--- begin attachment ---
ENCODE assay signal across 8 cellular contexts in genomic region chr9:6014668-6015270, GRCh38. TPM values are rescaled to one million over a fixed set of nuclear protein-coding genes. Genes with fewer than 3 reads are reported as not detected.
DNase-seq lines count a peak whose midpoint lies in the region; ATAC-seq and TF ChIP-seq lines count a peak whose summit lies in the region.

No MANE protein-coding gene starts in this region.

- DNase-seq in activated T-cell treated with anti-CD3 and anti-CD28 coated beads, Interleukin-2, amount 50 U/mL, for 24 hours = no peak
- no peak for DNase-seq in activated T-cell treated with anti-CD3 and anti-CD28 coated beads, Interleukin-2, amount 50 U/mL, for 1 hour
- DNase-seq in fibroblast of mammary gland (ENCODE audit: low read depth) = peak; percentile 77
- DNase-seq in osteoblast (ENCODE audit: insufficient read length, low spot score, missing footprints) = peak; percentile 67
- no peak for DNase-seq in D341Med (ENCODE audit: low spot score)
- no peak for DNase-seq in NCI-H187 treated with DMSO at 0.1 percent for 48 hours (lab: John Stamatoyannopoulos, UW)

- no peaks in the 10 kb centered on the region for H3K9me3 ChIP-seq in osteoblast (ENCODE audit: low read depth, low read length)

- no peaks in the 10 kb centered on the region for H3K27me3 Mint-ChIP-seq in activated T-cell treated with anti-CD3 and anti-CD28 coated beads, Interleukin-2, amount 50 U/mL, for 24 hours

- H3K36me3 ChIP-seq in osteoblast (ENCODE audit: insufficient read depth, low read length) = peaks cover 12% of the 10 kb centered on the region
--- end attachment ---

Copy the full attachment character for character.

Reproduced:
ENCODE assay signal across 8 cellular contexts in genomic region chr9:6014668-6015270, GRCh38. TPM values are rescaled to one million over a fixed set of nuclear protein-coding genes. Genes with fewer than 3 reads are reported as not detected.
DNase-seq lines count a peak whose midpoint lies in the region; ATAC-seq and TF ChIP-seq lines count a peak whose summit lies in the region.

No MANE protein-coding gene starts in this region.

- DNase-seq in activated T-cell treated with anti-CD3 and anti-CD28 coated beads, Interleukin-2, amount 50 U/mL, for 24 hours = no peak
- no peak for DNase-seq in activated T-cell treated with anti-CD3 and anti-CD28 coated beads, Interleukin-2, amount 50 U/mL, for 1 hour
- DNase-seq in fibroblast of mammary gland (ENCODE audit: low read depth) = peak; percentile 77
- DNase-seq in osteoblast (ENCODE audit: insufficient read length, low spot score, missing footprints) = peak; percentile 67
- no peak for DNase-seq in D341Med (ENCODE audit: low spot score)
- no peak for DNase-seq in NCI-H187 treated with DMSO at 0.1 percent for 48 hours (lab: John Stamatoyannopoulos, UW)

- no peaks in the 10 kb centered on the region for H3K9me3 ChIP-seq in osteoblast (ENCODE audit: low read depth, low read length)

- no peaks in the 10 kb centered on the region for H3K27me3 Mint-ChIP-seq in activated T-cell treated with anti-CD3 and anti-CD28 coated beads, Interleukin-2, amount 50 U/mL, for 24 hours

- H3K36me3 ChIP-seq in osteoblast (ENCODE audit: insufficient read depth, low read length) = peaks cover 12% of the 10 kb centered on the region